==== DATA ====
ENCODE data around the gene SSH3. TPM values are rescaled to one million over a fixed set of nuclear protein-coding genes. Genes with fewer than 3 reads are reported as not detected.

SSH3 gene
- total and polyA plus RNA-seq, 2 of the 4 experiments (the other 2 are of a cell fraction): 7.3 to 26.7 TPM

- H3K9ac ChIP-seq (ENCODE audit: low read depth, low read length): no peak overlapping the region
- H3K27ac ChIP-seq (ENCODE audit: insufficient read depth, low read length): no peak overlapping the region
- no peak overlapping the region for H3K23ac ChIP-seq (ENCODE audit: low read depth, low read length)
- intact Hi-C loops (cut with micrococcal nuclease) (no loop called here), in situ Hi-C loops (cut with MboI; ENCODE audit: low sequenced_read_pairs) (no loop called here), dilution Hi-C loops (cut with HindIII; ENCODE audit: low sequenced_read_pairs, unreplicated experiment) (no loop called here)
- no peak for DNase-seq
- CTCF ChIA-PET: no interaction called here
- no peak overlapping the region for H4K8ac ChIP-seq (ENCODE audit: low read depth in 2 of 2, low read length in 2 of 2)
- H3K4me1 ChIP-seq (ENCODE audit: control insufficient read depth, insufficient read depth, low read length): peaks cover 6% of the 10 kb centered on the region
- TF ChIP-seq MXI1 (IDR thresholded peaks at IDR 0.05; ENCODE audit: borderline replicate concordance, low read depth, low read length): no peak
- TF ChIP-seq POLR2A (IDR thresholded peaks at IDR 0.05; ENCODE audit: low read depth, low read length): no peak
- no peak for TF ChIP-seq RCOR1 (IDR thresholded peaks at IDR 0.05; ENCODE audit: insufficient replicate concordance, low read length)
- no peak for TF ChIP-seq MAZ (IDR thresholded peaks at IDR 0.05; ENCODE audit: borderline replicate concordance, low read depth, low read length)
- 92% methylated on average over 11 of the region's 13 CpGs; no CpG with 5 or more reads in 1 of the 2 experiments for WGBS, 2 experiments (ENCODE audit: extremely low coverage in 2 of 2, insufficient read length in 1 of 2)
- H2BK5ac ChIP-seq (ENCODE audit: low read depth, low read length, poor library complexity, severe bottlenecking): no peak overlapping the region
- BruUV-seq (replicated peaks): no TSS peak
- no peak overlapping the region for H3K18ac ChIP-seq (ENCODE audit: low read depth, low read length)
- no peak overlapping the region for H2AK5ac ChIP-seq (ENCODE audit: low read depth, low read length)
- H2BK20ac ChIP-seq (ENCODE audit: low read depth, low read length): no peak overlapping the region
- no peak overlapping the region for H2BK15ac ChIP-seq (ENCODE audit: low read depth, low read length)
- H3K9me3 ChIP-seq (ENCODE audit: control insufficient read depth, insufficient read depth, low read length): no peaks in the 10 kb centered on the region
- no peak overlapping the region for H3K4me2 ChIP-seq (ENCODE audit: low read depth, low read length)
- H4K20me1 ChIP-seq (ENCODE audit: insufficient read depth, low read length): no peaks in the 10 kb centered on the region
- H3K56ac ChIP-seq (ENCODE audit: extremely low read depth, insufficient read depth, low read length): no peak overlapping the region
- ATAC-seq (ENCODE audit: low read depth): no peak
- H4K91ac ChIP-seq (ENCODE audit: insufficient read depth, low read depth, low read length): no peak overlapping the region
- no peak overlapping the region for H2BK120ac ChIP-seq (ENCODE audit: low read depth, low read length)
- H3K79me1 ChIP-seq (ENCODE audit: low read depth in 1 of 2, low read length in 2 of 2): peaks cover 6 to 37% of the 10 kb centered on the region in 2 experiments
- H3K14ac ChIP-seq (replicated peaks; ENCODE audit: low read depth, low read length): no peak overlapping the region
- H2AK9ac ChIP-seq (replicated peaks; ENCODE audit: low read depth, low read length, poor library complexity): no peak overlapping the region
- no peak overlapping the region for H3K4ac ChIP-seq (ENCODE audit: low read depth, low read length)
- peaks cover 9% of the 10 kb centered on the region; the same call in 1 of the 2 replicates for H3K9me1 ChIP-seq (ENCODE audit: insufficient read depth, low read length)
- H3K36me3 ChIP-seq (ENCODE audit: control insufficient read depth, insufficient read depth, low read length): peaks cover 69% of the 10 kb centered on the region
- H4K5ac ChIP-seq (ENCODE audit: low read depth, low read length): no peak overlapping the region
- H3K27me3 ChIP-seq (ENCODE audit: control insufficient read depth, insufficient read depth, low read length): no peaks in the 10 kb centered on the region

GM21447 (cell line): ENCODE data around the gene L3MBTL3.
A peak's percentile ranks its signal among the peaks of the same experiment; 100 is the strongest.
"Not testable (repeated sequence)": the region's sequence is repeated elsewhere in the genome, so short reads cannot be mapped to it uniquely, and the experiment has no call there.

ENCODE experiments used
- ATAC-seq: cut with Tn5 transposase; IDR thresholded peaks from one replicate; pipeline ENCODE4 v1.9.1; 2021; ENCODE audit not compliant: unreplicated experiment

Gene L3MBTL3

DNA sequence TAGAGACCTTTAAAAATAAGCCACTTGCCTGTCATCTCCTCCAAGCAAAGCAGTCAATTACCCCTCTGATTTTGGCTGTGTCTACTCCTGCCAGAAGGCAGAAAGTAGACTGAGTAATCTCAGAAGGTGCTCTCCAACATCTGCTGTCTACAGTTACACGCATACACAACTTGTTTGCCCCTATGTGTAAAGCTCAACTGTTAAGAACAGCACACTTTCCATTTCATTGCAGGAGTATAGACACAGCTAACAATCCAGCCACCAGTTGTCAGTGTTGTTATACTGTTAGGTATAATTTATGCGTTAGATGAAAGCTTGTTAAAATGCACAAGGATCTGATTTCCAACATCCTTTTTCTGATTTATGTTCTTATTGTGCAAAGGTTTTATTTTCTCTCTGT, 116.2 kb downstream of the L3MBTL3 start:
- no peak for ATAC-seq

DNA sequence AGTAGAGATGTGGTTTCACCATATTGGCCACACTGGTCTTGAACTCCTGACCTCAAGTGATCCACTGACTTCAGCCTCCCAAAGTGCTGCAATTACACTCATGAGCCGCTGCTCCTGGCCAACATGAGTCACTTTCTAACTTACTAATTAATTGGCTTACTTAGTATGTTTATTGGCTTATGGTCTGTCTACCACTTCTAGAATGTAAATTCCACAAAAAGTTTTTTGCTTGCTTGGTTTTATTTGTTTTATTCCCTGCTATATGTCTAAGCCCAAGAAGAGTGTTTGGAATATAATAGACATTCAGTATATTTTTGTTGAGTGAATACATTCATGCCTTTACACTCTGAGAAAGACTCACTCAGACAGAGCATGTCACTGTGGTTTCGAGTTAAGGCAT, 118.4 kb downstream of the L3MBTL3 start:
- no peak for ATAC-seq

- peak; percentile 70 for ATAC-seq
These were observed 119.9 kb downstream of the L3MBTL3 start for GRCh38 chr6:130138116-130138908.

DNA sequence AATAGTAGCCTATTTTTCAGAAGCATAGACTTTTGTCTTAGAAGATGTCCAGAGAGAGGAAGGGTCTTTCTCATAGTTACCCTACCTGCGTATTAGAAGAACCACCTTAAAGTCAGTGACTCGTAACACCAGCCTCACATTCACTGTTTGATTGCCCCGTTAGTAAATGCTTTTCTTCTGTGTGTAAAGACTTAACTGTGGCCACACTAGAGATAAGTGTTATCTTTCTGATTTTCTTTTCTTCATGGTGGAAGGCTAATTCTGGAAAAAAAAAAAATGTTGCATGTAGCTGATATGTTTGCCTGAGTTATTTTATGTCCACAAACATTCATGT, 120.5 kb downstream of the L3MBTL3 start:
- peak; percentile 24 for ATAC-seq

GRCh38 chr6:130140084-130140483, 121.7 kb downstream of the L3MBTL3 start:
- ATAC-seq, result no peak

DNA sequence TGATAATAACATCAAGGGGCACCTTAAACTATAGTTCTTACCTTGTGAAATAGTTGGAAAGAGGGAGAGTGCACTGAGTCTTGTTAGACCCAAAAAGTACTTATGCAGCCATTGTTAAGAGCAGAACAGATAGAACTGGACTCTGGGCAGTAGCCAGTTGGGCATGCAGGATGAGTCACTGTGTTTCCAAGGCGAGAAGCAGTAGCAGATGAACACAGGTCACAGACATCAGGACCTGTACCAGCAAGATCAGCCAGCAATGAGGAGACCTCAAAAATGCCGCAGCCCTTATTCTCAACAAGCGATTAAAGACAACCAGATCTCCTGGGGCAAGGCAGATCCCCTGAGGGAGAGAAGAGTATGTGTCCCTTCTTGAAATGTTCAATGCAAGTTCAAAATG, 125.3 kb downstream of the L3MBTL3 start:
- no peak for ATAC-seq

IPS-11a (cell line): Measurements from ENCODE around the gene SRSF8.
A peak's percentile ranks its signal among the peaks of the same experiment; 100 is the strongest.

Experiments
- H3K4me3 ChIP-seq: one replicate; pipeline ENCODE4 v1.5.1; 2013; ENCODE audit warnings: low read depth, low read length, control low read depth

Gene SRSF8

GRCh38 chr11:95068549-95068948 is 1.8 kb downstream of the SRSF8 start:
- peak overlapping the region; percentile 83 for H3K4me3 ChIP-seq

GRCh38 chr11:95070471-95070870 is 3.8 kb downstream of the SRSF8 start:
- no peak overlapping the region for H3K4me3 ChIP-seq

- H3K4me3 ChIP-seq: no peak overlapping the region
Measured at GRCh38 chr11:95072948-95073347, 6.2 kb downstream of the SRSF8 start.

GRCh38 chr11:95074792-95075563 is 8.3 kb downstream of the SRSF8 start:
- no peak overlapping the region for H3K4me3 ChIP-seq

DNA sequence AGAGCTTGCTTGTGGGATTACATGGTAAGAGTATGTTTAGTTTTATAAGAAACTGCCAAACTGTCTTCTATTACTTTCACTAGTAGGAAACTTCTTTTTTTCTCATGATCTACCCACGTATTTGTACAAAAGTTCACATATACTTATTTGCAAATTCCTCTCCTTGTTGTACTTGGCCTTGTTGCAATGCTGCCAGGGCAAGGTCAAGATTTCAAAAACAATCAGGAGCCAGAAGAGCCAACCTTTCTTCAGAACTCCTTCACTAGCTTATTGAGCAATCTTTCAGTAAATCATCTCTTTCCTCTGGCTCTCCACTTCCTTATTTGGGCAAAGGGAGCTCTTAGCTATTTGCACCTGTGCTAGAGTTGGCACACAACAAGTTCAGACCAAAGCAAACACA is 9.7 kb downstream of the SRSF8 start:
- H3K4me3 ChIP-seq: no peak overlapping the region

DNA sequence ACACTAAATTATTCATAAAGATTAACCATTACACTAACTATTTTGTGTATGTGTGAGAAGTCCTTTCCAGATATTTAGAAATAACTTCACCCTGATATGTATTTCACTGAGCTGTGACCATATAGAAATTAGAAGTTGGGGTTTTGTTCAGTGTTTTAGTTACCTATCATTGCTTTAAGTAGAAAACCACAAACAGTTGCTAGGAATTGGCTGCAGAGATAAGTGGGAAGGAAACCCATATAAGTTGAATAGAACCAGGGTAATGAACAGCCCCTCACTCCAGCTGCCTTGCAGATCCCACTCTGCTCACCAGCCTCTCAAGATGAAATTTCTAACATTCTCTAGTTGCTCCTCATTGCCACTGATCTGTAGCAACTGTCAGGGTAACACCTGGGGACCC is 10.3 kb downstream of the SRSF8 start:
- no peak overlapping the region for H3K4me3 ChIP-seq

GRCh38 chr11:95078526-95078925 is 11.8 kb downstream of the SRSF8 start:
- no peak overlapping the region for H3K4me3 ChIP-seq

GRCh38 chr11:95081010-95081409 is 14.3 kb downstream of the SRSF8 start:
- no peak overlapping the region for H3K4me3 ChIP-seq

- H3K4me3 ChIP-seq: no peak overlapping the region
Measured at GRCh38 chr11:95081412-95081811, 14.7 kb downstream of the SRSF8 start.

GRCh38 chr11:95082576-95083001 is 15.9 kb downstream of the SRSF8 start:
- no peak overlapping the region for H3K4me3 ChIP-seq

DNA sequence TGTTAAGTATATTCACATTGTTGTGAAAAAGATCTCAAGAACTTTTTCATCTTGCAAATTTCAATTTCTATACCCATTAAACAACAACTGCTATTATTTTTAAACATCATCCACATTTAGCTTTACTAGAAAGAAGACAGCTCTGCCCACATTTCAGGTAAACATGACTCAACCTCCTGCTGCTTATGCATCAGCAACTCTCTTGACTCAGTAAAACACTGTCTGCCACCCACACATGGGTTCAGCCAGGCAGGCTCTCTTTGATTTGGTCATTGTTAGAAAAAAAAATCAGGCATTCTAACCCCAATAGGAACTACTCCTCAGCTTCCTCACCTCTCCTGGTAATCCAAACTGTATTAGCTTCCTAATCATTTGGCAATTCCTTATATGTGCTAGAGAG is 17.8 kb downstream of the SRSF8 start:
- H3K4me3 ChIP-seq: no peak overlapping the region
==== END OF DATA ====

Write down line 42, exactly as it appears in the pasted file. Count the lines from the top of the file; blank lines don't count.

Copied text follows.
- ATAC-seq: cut with Tn5 transposase; IDR thresholded peaks from one replicate; pipeline ENCODE4 v1.9.1; 2021; ENCODE audit not compliant: unreplicated experiment